:titude which had undergone a change. 1,1
Ir. Moray's amendment was to the ef- f;
:ct that an advance of money should
ot be granted under the bill, except *'
itb the approval of the county council
i tbe district in which tbe holding for
'bich the advance was naked, might bo a
ituated. Mr, Morlxy'a amendment iv
ejected by 4 vote of 247 to 170.
Tbe Onicago Slaughtering and Supply '!
ktmpany'a establiahment burned last
ight. The loss is $25,000, fully insured.
Made by Wickliffe, one of tho
New Orleans Mob Leaders on
At tho Western Btatcu Congress yesterilny.-.A
Frank tttates Right
Democrat?Peculiar Resolutions
Kashas City, Mo,, April 17.?The
Western States Commercial Gongreis
was called to order at ten o'clock this
morning. Alter prayer, the progrsmmo
of yesterday was taken up and continued,
the subject being "Transportalion
and Improvement of Water Ways,
Lakes, Gul/s and Pacific Porte."
Mr. 8. A. Thompson, Secretary of tbe
Commercial Club, of Dnlntb, advocated
:he improvement of water ways aa
Hording the cheapest transportation.
Colonel T. 0. Catching?, of Mississippi,
irgned that an increue in water traffic,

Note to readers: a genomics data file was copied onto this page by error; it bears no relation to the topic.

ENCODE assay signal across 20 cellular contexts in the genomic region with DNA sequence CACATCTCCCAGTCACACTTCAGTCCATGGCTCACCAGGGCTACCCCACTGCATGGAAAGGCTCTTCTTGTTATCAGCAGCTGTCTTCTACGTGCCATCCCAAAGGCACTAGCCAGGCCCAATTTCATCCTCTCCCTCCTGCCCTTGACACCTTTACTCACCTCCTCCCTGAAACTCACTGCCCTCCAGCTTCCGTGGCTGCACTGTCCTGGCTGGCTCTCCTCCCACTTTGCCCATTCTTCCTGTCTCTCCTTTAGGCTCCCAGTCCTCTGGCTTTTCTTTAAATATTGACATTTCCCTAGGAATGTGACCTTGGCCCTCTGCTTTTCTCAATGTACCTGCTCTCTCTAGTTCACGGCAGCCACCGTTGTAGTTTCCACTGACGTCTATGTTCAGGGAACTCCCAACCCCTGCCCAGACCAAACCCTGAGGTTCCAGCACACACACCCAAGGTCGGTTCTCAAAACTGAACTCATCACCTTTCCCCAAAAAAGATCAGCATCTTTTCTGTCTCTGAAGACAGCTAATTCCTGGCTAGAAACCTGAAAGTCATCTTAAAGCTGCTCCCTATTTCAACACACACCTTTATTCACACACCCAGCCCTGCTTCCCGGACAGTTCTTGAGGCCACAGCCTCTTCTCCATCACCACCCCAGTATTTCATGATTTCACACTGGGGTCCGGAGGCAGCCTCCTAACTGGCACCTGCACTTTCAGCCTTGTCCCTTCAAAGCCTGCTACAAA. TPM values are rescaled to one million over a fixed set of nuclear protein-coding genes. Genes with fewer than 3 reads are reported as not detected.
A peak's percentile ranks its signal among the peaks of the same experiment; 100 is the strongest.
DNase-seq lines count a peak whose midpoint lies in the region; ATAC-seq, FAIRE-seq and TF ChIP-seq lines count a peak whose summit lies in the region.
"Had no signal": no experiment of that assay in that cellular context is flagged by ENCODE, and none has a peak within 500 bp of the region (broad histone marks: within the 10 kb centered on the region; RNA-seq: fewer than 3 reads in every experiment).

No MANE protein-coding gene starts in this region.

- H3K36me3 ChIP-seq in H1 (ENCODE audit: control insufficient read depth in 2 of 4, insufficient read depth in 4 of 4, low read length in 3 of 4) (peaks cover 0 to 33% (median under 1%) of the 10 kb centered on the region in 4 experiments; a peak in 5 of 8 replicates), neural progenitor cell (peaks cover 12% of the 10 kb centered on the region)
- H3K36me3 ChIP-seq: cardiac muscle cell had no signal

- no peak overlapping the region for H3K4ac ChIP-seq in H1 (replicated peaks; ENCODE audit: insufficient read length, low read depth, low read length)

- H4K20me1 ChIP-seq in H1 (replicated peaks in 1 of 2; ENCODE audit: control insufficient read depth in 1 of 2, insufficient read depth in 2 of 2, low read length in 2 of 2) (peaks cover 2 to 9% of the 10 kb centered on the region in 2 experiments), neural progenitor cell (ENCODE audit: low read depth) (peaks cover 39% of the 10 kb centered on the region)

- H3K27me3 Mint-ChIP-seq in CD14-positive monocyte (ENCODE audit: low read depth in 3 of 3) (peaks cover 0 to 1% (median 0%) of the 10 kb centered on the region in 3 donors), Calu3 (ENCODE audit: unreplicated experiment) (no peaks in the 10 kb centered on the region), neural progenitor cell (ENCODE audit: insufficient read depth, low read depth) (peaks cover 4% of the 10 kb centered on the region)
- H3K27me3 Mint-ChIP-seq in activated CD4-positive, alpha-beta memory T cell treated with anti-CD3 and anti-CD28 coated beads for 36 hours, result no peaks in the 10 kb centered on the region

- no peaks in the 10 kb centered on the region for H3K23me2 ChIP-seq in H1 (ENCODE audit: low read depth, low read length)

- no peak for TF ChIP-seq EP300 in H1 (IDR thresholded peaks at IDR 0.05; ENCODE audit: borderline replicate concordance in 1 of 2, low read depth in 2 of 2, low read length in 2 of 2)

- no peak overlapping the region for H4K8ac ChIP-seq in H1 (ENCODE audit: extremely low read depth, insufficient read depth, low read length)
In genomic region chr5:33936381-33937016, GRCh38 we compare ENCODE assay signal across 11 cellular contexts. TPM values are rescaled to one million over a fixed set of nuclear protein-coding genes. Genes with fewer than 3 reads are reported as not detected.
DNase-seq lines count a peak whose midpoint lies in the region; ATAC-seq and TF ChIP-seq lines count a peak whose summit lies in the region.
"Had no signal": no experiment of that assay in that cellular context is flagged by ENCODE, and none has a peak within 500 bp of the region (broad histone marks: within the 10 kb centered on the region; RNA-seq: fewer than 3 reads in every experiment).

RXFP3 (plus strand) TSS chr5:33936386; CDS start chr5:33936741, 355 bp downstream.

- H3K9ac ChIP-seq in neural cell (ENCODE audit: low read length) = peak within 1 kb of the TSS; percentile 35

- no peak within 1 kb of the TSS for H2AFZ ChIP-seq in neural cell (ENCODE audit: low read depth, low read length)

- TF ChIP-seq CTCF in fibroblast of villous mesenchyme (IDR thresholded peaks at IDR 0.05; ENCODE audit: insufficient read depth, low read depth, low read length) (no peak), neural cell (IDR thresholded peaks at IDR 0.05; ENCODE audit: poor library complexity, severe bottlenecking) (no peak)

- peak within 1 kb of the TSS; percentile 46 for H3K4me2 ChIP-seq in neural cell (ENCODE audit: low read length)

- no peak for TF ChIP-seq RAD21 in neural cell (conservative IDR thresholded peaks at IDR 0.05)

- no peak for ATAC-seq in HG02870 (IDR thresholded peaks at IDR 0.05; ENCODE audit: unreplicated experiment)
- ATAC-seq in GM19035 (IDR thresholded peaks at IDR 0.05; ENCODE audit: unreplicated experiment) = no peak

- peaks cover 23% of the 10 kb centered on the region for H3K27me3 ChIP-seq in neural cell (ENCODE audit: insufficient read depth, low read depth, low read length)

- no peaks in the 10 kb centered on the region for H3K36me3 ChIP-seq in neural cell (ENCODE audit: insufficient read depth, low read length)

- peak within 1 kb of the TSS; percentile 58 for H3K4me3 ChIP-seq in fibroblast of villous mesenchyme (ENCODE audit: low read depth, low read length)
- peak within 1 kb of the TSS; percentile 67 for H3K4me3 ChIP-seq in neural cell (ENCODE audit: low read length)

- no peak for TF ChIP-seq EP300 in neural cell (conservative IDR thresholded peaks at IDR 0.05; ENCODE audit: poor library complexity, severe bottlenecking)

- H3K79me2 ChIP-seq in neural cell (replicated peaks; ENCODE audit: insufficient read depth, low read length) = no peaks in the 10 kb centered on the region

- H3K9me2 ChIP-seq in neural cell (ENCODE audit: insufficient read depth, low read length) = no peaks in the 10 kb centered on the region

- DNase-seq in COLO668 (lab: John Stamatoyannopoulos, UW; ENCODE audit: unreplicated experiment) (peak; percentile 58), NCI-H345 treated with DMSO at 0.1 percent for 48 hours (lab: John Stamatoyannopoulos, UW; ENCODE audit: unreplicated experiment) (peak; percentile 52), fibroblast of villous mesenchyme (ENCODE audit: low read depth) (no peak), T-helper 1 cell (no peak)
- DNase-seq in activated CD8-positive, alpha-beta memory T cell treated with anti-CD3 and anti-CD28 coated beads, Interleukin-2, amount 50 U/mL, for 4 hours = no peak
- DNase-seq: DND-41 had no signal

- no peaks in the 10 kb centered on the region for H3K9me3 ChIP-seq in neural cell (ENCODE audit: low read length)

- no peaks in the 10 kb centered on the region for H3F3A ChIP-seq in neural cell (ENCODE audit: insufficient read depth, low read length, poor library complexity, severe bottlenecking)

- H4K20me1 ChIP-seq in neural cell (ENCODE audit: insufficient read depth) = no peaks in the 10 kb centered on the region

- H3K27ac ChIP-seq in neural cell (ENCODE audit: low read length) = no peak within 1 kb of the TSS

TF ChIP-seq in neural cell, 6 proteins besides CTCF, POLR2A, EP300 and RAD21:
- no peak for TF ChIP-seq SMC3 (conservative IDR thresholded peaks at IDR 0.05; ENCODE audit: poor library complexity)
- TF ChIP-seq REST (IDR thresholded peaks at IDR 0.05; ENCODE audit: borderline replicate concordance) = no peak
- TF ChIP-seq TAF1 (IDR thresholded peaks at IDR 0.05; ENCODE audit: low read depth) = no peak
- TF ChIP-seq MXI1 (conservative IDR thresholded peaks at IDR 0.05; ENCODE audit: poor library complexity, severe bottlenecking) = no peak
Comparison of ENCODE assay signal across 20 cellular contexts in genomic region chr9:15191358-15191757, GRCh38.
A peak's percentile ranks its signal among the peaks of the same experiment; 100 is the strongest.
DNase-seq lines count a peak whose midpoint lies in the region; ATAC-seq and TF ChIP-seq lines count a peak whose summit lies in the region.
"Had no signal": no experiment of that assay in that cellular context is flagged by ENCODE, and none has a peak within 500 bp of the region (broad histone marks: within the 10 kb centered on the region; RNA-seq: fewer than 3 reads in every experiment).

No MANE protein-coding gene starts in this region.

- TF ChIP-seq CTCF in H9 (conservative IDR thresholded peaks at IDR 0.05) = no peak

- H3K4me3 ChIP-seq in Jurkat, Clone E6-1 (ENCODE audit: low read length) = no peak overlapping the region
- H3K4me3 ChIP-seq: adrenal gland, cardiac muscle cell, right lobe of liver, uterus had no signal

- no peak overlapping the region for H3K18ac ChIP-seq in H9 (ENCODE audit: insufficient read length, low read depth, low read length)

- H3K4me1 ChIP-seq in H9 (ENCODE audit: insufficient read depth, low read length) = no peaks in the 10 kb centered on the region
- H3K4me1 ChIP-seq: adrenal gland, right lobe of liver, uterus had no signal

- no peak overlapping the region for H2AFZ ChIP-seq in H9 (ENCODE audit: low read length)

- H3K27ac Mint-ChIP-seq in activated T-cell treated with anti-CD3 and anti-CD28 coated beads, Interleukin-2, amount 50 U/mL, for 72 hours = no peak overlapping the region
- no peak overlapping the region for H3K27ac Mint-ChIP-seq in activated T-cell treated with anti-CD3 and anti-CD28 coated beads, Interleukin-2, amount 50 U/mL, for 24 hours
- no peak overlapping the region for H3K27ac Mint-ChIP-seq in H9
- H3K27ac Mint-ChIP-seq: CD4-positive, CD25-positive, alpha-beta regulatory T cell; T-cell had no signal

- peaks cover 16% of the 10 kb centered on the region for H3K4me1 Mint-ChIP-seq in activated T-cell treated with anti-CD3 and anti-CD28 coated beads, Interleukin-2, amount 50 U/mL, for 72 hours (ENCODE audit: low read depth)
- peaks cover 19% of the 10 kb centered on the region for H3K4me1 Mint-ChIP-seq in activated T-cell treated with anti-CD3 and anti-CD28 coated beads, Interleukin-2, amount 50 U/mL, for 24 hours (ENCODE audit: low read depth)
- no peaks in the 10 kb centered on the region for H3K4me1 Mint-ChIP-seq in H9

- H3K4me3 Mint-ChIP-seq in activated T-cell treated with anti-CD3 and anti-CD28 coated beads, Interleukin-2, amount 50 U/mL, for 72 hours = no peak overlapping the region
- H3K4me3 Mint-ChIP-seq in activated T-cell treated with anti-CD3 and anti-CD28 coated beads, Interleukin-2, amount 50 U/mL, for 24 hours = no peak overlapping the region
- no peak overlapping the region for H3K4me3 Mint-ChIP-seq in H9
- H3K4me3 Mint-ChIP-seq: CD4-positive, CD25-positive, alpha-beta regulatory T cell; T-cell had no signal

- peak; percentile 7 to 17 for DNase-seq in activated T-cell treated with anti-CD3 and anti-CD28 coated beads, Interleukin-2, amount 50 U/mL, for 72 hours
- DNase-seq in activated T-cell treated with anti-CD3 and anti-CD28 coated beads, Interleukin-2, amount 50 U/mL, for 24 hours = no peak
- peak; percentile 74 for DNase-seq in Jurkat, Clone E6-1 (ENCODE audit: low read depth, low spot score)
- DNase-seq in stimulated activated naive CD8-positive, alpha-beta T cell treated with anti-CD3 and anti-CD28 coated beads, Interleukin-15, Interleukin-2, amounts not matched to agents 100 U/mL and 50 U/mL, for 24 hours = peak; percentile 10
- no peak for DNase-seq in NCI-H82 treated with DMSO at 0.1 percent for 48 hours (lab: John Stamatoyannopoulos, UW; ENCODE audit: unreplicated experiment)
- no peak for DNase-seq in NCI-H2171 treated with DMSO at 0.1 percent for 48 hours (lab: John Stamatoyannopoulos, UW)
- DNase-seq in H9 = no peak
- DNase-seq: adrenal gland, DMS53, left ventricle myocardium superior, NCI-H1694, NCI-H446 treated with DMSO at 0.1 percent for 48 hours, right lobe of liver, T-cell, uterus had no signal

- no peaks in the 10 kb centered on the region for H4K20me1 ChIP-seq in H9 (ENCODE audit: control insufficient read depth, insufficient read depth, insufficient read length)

lowever great, would not decrease railoail
business, but would rather inirease
This afternoon Col. A. 0. Fisk.of Denter,
delivered an address upon "Irrlgaion."
a new 0rlkan8 man talkh.
Probably the liveliest speech of the
ession was deliverod by Mr. Wickliffe,
I Louisiana, who spoke on "Immigralon."
Mr. Wickliffe sold he would treat
>is snbjact from the text "America for
Imericans." "We have heen told," he
aid, "that this land is broad enough for
11, but I submit that the countries of
he Old World have made it the dunipng
ground for their paupers and crirnnal
class's, and I believe that I apeak
?r the whole American people when 1
ay mm ius ntdo hub come when they
mflt atop. There is enough room (or
U who want to come here to be one of
b, bat not a loot of ground for one of
lioeo paupers and criminals of the Old
Vorld. I may feel deeply upon the
abject, but 1 hive lately come fresh
rom a moat terrible object lesson,which
>o clearly indicates the need of >
banco in our immigration laws.
"I believe that this Congress ought to
eclare that the National Congress
loald prohibit the leading of immirante
who are not wiiliog to become